Long-Awaited Criminal Justice Reform Introduced In Senate
A bipartisan criminal justice reform bill introduced in the Senate last week would change enhanced mandatory minimum sentences for certain low level drug and non-violent offenses. The Sentencing Reform and Corrections Act (SRCA) [PDF] would also limit the use of solitary confinement against juvenile detainees in federal prison and allow juveniles convicted as adults and given life sentences to be eligible for parole.
The SRCA would make reforms addressing the major disparity in crack and powder cocaine sentencing retroactive. It would reduce some mandatory minimum sentences while increasing others for offenses such as unlawful possession of a firearm. The SRCA also creates new mandatory minimum sentences for certain domestic violence offenses and for providing weapons and other defense materials to terrorists and prohibited countries.
The bill creates new re-entry programming aimed at reducing recidivism, and contains a compassionate release provision for certain elderly and terminally ill inmates.
While a promising step forward for criminal justice, the Senate is signaling that it has not given up on mandatory minimum sentencing and tough-on-crime legislation.
Note: The committee also has a section-by-section summary of the bill [PDF].
Mandatory minimum sentences
Mandatory minimum sentences are essentially laws that force judges to impose specific sentence lengths regardless of the individual who has been convicted or the context in which the incident occurred.
Currently, any drug felony counts as a ‘strike’ toward a mandatory minimum sentence. The SRCA instead calls for enhanced mandatory minimum sentences for repeat offenders only if they have been convicted of ‘serious drug felonies’ for which they have been sentenced to more than one year in prison.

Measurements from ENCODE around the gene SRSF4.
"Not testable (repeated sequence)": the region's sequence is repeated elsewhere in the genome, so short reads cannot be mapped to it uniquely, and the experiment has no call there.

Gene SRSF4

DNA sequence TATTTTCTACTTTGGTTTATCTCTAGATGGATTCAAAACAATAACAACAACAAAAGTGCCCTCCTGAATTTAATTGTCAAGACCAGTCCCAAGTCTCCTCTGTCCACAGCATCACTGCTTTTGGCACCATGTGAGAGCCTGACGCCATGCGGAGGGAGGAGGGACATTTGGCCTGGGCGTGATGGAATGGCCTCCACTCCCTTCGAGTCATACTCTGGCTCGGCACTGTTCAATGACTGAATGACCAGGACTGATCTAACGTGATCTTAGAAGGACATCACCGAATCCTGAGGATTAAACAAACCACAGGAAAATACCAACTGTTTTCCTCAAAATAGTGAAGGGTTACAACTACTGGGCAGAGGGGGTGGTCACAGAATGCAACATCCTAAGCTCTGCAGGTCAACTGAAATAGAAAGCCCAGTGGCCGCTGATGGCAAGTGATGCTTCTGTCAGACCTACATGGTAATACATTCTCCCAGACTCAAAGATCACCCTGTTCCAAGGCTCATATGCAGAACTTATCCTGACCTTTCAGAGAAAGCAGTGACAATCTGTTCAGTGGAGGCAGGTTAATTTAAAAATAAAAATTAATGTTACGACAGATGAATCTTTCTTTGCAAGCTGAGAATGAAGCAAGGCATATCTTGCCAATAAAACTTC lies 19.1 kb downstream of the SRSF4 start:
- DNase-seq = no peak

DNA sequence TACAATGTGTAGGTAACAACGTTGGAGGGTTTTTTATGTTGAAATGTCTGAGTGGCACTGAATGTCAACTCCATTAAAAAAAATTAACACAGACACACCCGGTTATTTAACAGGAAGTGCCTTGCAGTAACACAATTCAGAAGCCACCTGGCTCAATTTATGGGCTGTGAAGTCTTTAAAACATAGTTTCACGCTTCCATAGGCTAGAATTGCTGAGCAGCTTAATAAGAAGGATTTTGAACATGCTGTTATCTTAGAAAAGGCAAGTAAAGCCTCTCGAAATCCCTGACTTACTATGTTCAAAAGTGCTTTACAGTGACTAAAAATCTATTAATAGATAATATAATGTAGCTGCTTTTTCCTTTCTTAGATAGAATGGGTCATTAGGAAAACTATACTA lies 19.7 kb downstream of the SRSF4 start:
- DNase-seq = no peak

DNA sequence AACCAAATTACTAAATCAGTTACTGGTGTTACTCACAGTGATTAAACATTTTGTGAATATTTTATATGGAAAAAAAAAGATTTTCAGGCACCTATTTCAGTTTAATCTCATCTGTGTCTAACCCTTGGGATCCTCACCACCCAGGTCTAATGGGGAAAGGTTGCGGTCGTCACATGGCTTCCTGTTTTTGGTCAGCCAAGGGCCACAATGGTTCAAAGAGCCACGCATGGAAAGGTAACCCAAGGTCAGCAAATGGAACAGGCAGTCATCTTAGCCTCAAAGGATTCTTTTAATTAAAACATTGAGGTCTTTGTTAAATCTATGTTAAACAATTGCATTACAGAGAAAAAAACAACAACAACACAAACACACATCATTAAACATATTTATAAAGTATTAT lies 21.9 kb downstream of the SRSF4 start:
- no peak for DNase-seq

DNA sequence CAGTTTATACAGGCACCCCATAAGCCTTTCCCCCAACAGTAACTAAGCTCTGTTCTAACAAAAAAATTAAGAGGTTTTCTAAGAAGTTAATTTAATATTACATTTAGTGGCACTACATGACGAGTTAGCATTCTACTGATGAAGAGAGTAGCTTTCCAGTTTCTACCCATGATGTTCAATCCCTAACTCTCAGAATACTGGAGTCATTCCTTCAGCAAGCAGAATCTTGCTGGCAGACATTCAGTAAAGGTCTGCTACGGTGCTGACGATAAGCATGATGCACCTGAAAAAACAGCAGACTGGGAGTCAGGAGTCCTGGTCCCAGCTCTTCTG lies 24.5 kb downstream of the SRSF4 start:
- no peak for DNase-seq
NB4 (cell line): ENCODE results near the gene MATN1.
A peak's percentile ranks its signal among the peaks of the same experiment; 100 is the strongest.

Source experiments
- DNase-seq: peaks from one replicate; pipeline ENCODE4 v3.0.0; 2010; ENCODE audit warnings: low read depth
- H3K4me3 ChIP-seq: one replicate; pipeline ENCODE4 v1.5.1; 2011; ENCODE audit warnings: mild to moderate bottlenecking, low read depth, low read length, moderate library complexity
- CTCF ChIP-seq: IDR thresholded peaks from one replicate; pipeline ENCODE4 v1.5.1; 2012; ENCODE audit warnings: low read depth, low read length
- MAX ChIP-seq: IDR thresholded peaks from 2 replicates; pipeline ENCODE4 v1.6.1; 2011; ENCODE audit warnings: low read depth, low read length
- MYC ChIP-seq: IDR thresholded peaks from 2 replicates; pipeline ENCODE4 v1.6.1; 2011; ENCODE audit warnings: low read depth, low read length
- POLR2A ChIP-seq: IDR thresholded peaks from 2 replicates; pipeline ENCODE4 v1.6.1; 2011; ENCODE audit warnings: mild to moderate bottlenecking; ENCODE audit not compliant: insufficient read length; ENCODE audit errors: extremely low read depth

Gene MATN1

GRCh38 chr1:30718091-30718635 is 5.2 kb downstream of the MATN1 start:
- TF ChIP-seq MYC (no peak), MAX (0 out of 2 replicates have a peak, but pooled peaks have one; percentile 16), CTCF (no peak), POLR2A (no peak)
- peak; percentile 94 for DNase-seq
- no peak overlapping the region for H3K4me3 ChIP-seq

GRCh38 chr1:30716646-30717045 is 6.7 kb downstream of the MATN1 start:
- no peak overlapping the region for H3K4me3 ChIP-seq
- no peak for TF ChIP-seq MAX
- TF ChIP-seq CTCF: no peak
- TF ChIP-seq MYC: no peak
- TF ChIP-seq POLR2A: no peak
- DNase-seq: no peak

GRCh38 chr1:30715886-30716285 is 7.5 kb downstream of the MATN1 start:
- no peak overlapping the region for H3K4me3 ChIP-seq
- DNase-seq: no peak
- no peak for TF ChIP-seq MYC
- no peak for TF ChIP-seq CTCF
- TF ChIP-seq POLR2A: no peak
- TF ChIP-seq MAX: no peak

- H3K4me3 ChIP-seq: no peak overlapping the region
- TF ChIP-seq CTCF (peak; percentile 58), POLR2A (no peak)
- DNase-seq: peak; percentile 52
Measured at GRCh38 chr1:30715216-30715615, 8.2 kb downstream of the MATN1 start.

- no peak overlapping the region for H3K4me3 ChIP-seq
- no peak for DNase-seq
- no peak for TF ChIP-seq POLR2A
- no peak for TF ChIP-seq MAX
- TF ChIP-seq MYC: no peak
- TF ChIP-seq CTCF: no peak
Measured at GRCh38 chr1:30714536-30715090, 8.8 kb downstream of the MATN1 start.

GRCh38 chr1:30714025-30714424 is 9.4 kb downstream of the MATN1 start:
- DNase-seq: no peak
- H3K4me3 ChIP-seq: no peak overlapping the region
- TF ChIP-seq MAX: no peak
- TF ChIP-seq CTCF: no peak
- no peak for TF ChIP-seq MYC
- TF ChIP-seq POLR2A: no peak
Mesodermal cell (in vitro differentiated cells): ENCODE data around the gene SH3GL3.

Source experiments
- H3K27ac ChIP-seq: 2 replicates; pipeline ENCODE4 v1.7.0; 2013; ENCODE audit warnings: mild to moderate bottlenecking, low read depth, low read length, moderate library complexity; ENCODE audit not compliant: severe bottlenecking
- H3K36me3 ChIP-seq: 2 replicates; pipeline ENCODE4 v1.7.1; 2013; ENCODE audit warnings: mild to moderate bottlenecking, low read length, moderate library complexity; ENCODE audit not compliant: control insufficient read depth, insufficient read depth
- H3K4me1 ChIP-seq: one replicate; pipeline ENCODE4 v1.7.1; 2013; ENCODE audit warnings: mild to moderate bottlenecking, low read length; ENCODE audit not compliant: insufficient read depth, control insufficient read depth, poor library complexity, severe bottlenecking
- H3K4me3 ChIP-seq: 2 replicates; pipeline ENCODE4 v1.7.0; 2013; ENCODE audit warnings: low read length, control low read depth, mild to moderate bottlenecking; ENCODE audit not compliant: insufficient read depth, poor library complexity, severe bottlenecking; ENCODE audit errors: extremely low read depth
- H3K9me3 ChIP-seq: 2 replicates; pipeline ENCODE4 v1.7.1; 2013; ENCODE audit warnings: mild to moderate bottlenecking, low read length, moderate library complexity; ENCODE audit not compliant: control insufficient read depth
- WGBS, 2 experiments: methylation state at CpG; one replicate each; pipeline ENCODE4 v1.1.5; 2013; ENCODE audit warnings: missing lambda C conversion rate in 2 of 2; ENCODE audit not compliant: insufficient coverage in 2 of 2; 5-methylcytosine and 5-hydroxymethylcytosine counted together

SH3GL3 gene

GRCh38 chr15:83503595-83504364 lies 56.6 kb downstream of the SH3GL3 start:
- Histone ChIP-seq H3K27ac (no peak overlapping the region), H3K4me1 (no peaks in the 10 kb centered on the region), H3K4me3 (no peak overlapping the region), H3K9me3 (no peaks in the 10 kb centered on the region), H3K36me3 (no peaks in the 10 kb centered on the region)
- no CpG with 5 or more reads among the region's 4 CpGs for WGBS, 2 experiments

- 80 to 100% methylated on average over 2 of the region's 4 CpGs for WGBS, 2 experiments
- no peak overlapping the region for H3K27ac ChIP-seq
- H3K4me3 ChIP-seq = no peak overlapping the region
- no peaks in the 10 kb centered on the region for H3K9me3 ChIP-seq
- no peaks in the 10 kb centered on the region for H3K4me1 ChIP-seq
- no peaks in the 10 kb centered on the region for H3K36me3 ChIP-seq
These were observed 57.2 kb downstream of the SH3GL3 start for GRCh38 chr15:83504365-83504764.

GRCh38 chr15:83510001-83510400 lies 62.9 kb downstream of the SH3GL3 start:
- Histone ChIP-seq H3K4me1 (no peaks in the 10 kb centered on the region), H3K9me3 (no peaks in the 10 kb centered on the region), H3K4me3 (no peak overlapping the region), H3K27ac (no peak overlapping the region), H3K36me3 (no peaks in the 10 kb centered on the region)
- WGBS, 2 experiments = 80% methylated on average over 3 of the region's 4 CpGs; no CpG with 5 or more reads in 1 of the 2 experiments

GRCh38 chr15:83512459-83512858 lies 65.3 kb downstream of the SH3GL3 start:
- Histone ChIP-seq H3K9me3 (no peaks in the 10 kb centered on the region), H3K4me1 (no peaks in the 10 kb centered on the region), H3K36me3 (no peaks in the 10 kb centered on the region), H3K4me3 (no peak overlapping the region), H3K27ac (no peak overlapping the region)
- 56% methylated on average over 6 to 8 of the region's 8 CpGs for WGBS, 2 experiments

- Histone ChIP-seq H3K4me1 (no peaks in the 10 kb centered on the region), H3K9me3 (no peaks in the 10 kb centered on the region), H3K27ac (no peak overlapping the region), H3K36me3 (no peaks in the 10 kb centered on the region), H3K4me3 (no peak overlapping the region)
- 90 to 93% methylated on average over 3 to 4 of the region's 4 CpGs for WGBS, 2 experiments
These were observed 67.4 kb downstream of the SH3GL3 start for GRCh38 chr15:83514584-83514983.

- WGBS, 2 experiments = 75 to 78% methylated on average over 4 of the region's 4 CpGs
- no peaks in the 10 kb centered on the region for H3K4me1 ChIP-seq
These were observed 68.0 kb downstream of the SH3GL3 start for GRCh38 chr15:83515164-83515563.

The bill would eliminate mandatory life sentences for those who are given three strikes, reducing the maximum penalty to twenty five years. The twenty year minimum sentence would be reduced to fifteen. Sentences can be reduced retroactively, but only after a court reviews any potential danger of release and any misconduct while in prison.
The SRCA completes reforms made by the Fair Sentencing Act of 2010, which reduced the disparity in sentencing for crack and powder cocaine from 100:1 to 18:1, by allowing for its provisions to be applied retroactively. If passed, this would undoubtedly be a great relief to thousands of incarcerated Americans unfairly convicted and exempted from this important reform.
Meanwhile, enhanced mandatory minimums would be expanded to cover serious violent felonies. The statutory maximum for unlawful possession of a firearm by a convicted felon would increase from ten to fifteen years. The legislation would limit mandatory minimums for using a gun during a violent or drug-related crime to offenders with previous convictions and time-served. The SRCA reduces these mandatory sentences from twenty five to fifteen years, and lowers the mandatory sentence for “armed career criminals” from fifteen to ten. Both reductions may be applied retroactively after court consideration.